Hong Kong is celebrating its 23 years since British reign ended as a new “anti-protest” law, imposed by China, comes into practice.
Each year, a pro-democracy protest is held on the anniversary. Tens or hundreds of thousands of people attend it.
However, authorities have banned the march for the first time since the handover. The cited the ban on gatherings of more than 50 people due to coronavirus.
Some activists have decided to march later in the afternoon.
“We march every year… and we will keep on marching,” pro-democracy activist Leung Kwok-hung told Reuters.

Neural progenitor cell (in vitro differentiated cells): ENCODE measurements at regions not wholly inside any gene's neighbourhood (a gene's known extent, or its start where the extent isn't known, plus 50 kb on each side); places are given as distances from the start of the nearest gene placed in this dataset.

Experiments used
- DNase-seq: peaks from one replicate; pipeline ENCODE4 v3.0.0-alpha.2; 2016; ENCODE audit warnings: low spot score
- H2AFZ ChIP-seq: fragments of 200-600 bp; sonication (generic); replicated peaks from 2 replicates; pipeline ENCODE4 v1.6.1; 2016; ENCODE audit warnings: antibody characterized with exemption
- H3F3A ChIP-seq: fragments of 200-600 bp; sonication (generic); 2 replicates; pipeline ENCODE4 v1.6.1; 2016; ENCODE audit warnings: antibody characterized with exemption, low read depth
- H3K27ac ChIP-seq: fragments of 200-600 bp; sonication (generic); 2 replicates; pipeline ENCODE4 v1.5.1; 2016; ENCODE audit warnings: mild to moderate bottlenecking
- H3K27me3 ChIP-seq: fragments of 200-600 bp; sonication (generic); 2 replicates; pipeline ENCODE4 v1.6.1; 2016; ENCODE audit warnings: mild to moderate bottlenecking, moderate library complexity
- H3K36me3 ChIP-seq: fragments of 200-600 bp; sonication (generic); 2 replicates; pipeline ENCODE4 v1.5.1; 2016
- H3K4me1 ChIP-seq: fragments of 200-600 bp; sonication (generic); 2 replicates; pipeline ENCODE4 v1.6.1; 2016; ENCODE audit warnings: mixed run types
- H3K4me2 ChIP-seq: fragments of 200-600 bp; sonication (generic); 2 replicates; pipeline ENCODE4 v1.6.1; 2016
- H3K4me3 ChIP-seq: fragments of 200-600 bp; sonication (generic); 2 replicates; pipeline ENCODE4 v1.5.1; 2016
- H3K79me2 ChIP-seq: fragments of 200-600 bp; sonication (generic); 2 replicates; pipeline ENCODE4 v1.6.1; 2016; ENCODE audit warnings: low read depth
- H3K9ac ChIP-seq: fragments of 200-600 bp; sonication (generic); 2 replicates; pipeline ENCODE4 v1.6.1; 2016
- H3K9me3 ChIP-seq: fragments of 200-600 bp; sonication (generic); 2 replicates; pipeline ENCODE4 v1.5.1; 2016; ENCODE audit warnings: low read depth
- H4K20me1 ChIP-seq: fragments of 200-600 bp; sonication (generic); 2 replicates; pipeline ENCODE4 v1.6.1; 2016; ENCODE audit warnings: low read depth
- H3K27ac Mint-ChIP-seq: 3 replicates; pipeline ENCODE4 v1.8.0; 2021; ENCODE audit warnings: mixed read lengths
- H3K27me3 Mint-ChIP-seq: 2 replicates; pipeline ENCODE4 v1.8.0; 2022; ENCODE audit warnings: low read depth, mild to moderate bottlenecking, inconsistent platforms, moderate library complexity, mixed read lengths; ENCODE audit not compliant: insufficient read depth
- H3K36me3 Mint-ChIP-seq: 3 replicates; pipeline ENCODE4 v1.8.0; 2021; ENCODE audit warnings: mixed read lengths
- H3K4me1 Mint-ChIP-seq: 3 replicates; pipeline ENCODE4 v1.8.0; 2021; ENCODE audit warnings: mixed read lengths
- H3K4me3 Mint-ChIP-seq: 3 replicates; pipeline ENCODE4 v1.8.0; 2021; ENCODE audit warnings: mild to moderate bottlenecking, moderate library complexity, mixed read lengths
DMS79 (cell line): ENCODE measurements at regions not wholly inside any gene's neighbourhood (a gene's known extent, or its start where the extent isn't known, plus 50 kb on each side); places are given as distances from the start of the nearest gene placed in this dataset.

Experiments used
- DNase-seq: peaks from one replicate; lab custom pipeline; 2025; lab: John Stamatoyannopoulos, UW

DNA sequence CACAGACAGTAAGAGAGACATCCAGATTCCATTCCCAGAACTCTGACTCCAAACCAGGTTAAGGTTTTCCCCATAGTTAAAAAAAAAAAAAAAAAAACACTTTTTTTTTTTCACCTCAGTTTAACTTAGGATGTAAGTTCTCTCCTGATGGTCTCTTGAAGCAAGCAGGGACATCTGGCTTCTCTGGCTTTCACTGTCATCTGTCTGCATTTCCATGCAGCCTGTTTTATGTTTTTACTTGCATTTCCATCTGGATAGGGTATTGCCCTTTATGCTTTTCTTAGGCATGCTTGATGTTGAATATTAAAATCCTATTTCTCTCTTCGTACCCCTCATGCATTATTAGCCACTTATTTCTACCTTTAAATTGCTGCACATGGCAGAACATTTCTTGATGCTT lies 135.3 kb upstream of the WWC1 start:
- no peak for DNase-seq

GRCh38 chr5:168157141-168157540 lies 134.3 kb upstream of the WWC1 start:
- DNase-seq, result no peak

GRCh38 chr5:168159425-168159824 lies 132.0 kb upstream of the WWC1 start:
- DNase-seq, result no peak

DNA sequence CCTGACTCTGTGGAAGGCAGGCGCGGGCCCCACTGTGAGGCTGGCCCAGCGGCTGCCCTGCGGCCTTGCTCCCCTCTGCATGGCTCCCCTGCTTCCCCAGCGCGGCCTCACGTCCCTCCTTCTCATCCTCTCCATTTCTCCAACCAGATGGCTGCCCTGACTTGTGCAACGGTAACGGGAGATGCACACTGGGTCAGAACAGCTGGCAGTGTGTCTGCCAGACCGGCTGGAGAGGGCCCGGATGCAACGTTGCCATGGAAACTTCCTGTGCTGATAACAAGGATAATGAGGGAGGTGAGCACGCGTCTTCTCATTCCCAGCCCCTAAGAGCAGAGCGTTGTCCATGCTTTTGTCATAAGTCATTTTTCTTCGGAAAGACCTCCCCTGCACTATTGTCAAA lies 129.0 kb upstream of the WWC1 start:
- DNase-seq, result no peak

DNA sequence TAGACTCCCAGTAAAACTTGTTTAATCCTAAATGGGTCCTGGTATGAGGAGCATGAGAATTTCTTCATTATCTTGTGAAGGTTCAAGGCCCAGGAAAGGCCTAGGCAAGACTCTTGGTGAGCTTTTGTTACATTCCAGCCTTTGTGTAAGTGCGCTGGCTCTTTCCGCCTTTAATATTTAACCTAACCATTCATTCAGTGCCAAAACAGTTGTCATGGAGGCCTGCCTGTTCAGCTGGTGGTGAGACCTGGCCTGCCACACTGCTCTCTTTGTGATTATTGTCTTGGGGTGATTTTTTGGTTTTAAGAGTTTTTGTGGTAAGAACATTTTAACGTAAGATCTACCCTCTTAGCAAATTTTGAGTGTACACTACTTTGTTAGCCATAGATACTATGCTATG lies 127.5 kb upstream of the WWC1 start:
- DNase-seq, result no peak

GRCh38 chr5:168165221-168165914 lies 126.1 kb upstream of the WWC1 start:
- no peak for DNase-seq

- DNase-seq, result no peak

On the other hand, one pro-democracy activist warned that there was a “large chance of our being arrested”.
“The charges will not be light, please judge for yourself,” said Tsang Kin-shing of the League of Social Democrats.
Hong Kong gained freedom from Britain in 1997. It was handed back to China. However, the act was performed under an agreement that is supposed to grant certain freedoms for at least 50 years.
However, critics say that the new anti-protest law passed by China halts those freedoms, as the law is the “end of Hong Kong”
US Secretary of State Mike Pompeo said, “[China] promised 50 years of freedom to the Hong Kong people, and gave them only 23.”
The city’s leader said that the law “restore stability” after protests that took place in 2019.
“The legislation of the national security law is considered the most important development in relations between the central government and Hong Kong since the handover,” said Chief Executive Carrie Lam.